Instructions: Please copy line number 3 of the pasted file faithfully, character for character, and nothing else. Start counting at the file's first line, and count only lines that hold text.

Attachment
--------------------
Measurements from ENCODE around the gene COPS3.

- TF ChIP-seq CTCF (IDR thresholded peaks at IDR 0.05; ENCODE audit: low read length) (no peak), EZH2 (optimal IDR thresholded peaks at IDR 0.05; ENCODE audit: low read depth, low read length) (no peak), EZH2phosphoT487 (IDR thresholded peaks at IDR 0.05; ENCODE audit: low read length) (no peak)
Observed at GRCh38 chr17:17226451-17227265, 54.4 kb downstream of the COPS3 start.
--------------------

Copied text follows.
Observed at GRCh38 chr17:17226451-17227265, 54.4 kb downstream of the COPS3 start.